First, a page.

Political leaders of Hamas joined the militants to demand the release of Palestinian women and minors from Israeli jails in exchange for the soldier - a condition that the Israeli prime minister, Ehud Olmert, vowed would not be considered.
The choice, Israeli officials said, was the soldier's unconditional release or an escalation that could widen the conflict regionally: Haim Ramon, Israel's justice minister, raised the possibility of a strike in Syria to kill Khaled Meshal, the exiled political leader of Hamas there; the men who hold the Israeli soldier, Cpl. Gilad Shalit, 19, are believed to be following his orders.
"We won't hesitate to carry out extreme action to bring Gilad back to his family," Olmert said of the soldier captured in an attack near Gaza on Sunday led by Hamas.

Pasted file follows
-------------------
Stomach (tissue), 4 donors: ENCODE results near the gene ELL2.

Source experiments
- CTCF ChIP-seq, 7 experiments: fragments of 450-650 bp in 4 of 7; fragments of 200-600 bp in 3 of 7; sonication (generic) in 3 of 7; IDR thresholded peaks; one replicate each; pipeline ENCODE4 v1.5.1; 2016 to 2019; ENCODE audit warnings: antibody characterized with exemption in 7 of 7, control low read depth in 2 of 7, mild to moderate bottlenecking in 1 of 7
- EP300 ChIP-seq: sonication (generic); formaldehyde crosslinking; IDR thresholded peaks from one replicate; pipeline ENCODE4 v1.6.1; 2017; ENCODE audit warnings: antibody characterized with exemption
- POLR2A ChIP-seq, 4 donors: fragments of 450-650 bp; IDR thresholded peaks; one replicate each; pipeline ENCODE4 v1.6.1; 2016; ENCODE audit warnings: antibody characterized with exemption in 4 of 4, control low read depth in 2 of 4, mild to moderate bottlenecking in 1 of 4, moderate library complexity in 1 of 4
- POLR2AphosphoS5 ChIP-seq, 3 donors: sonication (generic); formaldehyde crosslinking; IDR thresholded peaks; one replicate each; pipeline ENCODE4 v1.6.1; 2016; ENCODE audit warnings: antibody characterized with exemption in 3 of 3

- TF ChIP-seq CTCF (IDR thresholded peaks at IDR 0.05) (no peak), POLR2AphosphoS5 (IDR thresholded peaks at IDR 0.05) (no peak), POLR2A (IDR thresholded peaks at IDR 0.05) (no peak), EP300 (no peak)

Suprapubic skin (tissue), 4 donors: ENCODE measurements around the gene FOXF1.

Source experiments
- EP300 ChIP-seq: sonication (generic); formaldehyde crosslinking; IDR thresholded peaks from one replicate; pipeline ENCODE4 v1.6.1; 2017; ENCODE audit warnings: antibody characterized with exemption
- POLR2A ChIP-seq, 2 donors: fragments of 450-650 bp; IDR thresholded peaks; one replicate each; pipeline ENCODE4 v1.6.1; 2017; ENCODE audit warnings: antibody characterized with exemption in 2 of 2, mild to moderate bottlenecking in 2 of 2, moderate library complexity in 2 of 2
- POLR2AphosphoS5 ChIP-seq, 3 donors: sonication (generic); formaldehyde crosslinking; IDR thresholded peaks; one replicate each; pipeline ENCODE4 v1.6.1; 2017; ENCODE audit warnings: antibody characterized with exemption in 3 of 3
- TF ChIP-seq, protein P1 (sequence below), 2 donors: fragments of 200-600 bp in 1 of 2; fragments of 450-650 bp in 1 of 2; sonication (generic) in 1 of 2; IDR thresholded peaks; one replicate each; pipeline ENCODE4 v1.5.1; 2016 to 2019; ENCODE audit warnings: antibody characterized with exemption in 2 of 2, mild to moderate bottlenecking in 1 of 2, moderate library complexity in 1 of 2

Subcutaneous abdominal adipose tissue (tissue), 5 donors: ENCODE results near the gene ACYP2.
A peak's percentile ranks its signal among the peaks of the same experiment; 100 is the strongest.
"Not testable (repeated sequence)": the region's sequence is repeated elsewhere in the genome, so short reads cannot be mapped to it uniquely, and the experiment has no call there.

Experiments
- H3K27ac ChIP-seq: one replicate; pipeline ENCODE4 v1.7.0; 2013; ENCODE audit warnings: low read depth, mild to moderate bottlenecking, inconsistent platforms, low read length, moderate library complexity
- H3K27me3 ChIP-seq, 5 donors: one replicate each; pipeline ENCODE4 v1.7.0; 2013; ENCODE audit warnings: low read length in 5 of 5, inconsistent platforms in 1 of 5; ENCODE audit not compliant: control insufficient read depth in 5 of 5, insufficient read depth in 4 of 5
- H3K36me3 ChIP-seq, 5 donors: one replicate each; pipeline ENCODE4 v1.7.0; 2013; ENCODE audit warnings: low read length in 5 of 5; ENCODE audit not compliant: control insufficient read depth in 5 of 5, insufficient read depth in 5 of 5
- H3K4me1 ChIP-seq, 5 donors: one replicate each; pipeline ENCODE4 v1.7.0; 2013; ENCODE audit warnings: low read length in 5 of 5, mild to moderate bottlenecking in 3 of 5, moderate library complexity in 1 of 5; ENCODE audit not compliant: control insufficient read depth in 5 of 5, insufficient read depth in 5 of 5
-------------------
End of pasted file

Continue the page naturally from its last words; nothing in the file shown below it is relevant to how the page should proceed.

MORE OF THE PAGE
In what the Israelis said was a message to the Syrian president, Bashar Assad, four Israeli four warplanes flew over his residence in Latakia, in northwest Syria, where he was believed to be staying.
Syrian state television said Syrian air-defense systems fired on the planes and forced them to flee.
Meantime, Mahmoud Abbas, the Palestinian president, condemned Israel's attacks on infrastructure in Gaza, which disabled its only power plant and knocked down three bridges on the north-to-south roads.
In a statement, Abbas said he considered "the aggression that targeted the civilian infrastructures as collective punishment and crimes against humanity."
The crisis also spilled over into a second - and possibly third - kidnapping.